Review by Jamie McNeil
Mars has long been the focus of science fiction tales wondering at the possibilities of life there. From movies like Total Recall to Edgar Rice Burroughs’ novels, Mars is near enough to Earth to make colonisation at least a theoretical possibility, and yet far enough away to let imaginations run riot. It’s in these traditions that writer Daniel Corey brings his own vision of the red planet to life.
Federal Security Officer Cal Talmage is a tough fighter, but a loose cannon who’s bumped up against authority one too many times. Fortunately for him, a loose cannon is exactly what his superiors need to handle a mission in Red City, the crime infested inner streets of Mars Central. Cal knows the place well. He grew up on its streets and did a stint in Mars PD, so it makes him the perfect man to track down Talia, the daughter of Mercurian Ambassador Jalens who is about to sign a treaty with the Venusians. Mercury and Venus are already on the brink of war, so Cal has to work quickly. Only more than a few parties of questionable character and motive don’t want this treaty signed, so when Cal is framed for a murder he didn’t commit he calls in his old associate, the beautiful but dangerous Angel and things become very personal.
Corey lets his imagination run wild and creates a universe full of colourful aliens with interesting cultures that display the best and worst the best traits of humanity. Cal is cut from the anti-hero cloth, adding quite a suitable noir edge, tough and rebellious, but also meticulous and wanting to do the right thing. He’s constructing a complex society, but the plot is confusing and you rarely know who fits where. Neptune is mentioned as being interested in the proceedings, but their hand isn’t revealed until the final pages and even then it’s sketchy. The overall theme of massive political cover-up is incredibly complicated, Corey laying the foundations for future stories that have yet to materialise.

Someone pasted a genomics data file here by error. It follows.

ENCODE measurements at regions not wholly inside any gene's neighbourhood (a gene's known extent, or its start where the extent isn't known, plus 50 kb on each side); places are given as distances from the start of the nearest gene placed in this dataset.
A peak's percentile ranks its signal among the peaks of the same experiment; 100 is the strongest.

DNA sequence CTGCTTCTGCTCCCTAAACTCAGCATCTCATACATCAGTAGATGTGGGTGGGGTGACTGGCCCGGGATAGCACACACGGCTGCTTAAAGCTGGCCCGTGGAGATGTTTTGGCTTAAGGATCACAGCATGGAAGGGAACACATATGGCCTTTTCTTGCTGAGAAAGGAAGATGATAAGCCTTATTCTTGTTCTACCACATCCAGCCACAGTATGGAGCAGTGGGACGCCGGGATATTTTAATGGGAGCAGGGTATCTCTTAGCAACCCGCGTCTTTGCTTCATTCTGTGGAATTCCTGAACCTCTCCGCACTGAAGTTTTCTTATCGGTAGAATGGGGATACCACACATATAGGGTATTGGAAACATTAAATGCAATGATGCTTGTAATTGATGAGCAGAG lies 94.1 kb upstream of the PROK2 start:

Two artists work with Corey, sharing the illustration about fifty-fifty. Mark Dos Santos handles the first fifty pages or so with bright detailed art, and sharp lines. It’s neat, but doesn’t suit the grimy noir setting Corey is going for, and his action scenes are easy to follow but lack authenticity. Anthony Deicidue’s work is better suited to the scrubby location of Mars’ Red City districts and the noir in space vibe. His detail is just as good, but with a rougher edge to it, yet it’s also too clean and too bright for the kind of gritty political noir narrative Corey is going for.
While the plot is well-trodden, the fact that gangsters, war criminals, assassins, femme fatales, and crooked politicians inhabit the planets much like they do our own, makes for a more relatable and entertaining story. Corey avoids the Monomyth stance sci-fi is prone to taking, giving us instead a cop and supporting cast as human as we are (even when most of the cast isn’t). Red City presents some interesting opportunities for more stories, and while it hasn’t entirely lived up to its initial promise, there is still plenty to work with and it may well prove to be a series to watch.